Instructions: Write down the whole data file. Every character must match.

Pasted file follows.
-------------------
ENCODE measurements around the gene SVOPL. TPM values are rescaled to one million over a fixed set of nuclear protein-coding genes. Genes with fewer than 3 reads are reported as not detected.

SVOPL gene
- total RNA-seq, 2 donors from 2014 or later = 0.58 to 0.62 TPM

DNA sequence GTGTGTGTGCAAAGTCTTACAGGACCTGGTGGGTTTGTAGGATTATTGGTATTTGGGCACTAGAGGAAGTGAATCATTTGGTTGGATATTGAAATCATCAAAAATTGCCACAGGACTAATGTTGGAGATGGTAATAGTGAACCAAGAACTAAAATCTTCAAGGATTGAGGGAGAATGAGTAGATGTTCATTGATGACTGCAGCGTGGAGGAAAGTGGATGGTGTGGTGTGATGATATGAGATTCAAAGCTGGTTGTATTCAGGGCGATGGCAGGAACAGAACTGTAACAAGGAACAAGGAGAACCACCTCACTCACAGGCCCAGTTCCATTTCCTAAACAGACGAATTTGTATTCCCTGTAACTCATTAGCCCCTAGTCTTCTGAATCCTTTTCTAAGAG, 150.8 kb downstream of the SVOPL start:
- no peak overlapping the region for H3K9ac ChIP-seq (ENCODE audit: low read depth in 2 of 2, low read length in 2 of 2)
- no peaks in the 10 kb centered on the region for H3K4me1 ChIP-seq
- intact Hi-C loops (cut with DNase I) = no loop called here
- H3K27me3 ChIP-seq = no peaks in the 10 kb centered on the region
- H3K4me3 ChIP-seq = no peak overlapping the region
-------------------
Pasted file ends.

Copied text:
ENCODE measurements around the gene SVOPL. TPM values are rescaled to one million over a fixed set of nuclear protein-coding genes. Genes with fewer than 3 reads are reported as not detected.

SVOPL gene
- total RNA-seq, 2 donors from 2014 or later = 0.58 to 0.62 TPM

DNA sequence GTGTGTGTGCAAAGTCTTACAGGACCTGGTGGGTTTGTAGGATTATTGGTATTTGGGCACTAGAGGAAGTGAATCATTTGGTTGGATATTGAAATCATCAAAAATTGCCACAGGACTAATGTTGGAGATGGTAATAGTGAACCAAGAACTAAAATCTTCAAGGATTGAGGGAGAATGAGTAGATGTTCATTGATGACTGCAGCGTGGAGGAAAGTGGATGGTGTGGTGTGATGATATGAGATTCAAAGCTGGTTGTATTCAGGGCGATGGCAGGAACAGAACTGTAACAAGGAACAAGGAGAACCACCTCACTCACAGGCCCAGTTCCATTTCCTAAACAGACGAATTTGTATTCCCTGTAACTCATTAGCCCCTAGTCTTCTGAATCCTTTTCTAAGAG, 150.8 kb downstream of the SVOPL start:
- no peak overlapping the region for H3K9ac ChIP-seq (ENCODE audit: low read depth in 2 of 2, low read length in 2 of 2)
- no peaks in the 10 kb centered on the region for H3K4me1 ChIP-seq
- intact Hi-C loops (cut with DNase I) = no loop called here
- H3K27me3 ChIP-seq = no peaks in the 10 kb centered on the region
- H3K4me3 ChIP-seq = no peak overlapping the region